Studies Show The 'Gateway Drug' is Alcohol, NOT Marijuana

Studies Show The 'Gateway Drug' is Alcohol, NOT Marijuana
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For years there has been the age-old debate comparing alcohol and marijuana, which one is worse for your health, and which one is the real gateway drug. Though they have different patterns of use, legalities, and long-term effects on the body, both substances are used recreationally. So, with alcohol linked to approximately 88,000 deaths per year, (according to the CDC) and deaths linked to marijuana being extremely hard to come by, which of the two is the true gateway to other substances? While marijuana is typically thought of as a gateway to other substances, it’s not always the first thing people choose to experiment with.

Marijuana Or Alcohol- Which Is Worse?

In the 1930’s marijuana was deemed as the prime gateway drug, while anti-cannabis campaigns made sure to outline dangers that can result from the use of cannabis. Utilizing film and literature, these campaigns looked to instill fear into audiences portraying people using cannabis as becoming lazy, drug addicted and holding a lifelong dependency. And while there is evidence to support claims that some drugs may lead to the use of others, recent studies claim that when compared, alcohol is potentially the more hazardous gateway drug.

Researchers at the University of Florida wanted answers. The study was intended to correct some of the stigma and propaganda that has been infecting the American culture.  Their results found that the theory of a “gateway drug” being linked with marijuana was not entirely true. The Guttman scale indicated that alcohol was the main component representing “gateway drugs”. The use of alcohol leads significantly greater to consuming additional substances which included illegal drugs.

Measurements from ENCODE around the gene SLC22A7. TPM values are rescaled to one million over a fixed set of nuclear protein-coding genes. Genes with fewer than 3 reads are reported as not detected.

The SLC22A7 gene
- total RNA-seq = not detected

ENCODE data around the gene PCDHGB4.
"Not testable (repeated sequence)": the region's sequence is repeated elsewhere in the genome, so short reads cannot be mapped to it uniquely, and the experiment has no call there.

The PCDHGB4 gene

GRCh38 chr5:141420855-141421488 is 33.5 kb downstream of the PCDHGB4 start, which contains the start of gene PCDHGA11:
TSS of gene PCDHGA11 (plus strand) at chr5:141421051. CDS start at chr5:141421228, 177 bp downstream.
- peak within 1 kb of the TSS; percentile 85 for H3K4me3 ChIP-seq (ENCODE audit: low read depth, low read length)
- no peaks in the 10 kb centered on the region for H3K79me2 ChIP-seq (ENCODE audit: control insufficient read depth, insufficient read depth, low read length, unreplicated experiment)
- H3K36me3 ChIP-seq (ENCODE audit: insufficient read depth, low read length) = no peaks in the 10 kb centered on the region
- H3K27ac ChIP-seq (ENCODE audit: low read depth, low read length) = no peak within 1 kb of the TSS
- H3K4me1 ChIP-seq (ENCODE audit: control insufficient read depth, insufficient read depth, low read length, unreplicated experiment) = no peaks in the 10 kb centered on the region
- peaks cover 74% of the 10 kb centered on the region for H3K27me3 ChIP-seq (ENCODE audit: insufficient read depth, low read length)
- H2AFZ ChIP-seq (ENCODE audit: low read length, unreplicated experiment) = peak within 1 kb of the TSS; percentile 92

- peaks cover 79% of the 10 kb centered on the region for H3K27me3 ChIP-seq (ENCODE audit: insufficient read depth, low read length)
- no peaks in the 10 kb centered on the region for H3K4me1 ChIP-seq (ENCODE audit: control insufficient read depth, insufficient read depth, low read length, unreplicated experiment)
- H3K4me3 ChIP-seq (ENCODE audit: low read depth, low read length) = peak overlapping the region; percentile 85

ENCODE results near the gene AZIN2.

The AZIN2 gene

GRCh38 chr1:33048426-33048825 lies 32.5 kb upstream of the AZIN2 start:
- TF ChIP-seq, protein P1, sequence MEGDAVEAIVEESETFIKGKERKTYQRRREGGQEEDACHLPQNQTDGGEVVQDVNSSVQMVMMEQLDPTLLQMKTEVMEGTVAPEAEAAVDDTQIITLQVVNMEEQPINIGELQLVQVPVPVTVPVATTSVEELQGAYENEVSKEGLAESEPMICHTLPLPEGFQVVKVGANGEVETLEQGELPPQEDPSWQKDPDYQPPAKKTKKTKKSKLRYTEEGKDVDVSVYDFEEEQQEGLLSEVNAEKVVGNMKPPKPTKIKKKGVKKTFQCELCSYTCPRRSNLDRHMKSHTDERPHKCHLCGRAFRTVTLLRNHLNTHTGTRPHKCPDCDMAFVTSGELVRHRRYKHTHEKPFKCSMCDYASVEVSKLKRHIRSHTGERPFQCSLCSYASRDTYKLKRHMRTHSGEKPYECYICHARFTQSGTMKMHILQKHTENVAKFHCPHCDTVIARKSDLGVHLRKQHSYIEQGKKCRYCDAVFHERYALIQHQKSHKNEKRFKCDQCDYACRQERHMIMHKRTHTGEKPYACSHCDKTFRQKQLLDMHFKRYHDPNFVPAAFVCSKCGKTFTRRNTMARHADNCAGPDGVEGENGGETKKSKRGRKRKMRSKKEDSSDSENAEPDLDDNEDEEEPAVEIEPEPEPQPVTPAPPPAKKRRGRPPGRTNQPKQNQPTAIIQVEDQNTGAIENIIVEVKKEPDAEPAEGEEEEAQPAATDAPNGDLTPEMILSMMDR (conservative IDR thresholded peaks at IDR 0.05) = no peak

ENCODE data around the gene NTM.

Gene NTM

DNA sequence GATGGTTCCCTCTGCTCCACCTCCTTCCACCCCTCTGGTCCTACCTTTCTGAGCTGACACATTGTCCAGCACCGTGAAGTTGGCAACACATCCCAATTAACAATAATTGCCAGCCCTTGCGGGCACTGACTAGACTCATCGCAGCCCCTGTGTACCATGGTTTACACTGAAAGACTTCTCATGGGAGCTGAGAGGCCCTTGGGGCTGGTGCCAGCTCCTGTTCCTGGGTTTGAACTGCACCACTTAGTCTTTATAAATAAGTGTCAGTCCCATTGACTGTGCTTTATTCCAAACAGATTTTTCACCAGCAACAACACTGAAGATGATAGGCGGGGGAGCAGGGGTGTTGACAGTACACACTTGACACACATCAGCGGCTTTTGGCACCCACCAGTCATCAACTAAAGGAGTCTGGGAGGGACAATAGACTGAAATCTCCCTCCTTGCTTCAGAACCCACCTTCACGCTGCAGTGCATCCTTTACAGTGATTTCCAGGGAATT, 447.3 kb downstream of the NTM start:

Co-author of Raw Story, Adam E. Barry, states, “Some of these earlier iterations needed to be fleshed out, that’s why we wanted to study this. The latest form of the gateway theory is that it begins with [cannabis] and moves on finally to what laypeople often call ‘harder drugs. As you can see from the findings of our study, it confirmed this gateway hypothesis, but it follows the progression from licit substances, specifically alcohol, and moves on to illicit substances.” But the studies at the University of Florida are not the first of their kind. A 2012 study from Yale found that alcohol and cigarettes were more likely than marijuana to allow for further opiate use and abuse.

Alcohol- The Bigger Problem

The study represented data collected from 14,577 high school seniors from 120 public and private schools nationally. The data, collected through the University of Michigan’s Monitoring the Future survey, tracks drug use trends among youth in the United States. By comparing the rates of substance use of both drinkers and nondrinkers, those who had consumed alcohol at least once were 13 times more likely to use cigarettes, 16 times more likely to use marijuana and other narcotics, and 13 times more likely to use cocaine. Of the students, 72.2 percent of students reported consumption of alcohol at some point in their lifetime, making it the most recurrent and likely used substance.

Educating Teenagers On Alcohol

The results from this and other studies support the idea that alcohol should receive higher attention in school-based substance abuse prevention programs. Comprehending that the usage of other substances could be delayed and impacted could be significant. If there is a higher prevention that comes from teachings and a better understanding of alcohol and the results of its usage, we are educating people about the real dangers of substances, especially alcohol.

Research has begun to find that we hold the wrong idea on what the real gateway drug seems to be. The bottom line is we get to look deeper into and better understand how we view alcohol and its capabilities. How it affects us and what the long-term possibilities and consequences can lead to.


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Danielle Boroumand